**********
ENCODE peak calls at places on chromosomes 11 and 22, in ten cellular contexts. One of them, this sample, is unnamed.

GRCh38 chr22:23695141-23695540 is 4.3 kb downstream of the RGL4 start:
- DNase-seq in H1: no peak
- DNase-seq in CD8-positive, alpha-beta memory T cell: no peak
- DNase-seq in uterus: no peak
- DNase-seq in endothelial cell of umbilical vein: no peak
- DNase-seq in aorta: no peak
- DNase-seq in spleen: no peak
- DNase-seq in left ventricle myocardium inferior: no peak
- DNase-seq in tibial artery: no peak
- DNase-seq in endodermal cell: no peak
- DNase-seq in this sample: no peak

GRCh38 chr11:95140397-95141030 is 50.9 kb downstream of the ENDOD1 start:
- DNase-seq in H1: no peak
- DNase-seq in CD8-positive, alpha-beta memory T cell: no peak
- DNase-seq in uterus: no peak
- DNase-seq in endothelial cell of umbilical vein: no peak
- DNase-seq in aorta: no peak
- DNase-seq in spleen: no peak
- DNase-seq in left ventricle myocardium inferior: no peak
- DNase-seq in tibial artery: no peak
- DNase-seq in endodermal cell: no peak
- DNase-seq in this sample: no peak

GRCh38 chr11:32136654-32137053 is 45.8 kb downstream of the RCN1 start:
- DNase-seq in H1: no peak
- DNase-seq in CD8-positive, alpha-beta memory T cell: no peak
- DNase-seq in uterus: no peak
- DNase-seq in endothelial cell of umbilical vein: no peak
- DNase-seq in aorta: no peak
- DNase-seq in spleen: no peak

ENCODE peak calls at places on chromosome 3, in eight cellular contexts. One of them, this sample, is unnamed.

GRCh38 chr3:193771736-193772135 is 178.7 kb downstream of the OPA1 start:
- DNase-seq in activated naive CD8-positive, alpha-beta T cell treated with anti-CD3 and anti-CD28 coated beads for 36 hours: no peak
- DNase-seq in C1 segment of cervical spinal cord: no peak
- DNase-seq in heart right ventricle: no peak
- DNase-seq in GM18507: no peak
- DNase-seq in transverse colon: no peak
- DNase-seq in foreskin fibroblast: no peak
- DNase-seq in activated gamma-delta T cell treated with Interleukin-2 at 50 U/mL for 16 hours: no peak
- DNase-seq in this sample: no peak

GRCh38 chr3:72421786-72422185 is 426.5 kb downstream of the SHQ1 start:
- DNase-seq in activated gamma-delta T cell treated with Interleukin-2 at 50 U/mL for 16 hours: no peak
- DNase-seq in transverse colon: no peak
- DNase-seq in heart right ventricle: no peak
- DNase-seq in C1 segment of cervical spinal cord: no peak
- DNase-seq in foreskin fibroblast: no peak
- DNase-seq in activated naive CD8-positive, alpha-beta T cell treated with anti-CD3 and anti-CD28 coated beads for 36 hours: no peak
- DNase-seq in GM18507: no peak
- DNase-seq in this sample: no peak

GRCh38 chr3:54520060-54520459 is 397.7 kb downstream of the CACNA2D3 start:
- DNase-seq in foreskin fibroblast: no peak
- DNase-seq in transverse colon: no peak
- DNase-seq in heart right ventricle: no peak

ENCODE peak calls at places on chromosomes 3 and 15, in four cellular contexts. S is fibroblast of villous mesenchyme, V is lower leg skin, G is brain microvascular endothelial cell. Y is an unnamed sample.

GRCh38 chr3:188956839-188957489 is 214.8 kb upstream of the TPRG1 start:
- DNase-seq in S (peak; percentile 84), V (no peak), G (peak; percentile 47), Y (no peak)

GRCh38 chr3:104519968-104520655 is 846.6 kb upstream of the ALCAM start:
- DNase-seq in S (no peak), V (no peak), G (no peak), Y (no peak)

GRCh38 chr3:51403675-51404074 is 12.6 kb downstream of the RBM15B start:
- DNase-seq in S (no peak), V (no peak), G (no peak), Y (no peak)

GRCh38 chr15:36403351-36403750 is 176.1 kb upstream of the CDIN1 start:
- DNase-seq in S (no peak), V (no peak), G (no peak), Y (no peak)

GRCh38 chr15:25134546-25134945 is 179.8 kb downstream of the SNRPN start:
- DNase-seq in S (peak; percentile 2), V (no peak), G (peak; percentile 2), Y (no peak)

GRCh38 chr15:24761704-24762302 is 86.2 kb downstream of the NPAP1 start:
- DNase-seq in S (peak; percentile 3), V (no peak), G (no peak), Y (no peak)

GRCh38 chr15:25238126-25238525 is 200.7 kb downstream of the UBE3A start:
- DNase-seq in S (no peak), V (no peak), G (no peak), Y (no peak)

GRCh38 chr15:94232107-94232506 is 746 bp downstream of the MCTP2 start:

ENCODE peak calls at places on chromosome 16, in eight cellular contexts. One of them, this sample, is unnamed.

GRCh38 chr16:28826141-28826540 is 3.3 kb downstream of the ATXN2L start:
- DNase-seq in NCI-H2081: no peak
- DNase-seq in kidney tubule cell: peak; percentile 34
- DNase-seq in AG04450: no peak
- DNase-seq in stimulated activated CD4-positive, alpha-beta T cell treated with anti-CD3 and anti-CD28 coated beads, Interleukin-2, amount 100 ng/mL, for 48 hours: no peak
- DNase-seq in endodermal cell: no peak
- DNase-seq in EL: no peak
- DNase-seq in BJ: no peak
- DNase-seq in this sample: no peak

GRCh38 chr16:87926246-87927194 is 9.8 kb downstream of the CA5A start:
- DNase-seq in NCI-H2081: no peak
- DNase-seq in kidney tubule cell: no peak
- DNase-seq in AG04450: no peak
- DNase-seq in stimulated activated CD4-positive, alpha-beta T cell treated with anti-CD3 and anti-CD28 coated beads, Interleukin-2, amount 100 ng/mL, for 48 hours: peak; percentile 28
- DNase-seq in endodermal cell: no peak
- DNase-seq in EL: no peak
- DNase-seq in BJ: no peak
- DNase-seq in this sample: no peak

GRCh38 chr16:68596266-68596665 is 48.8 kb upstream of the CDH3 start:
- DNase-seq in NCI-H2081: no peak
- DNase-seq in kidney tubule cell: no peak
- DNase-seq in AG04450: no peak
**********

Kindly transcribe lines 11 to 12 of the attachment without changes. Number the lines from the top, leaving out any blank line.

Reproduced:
- DNase-seq in endodermal cell: no peak
- DNase-seq in this sample: no peak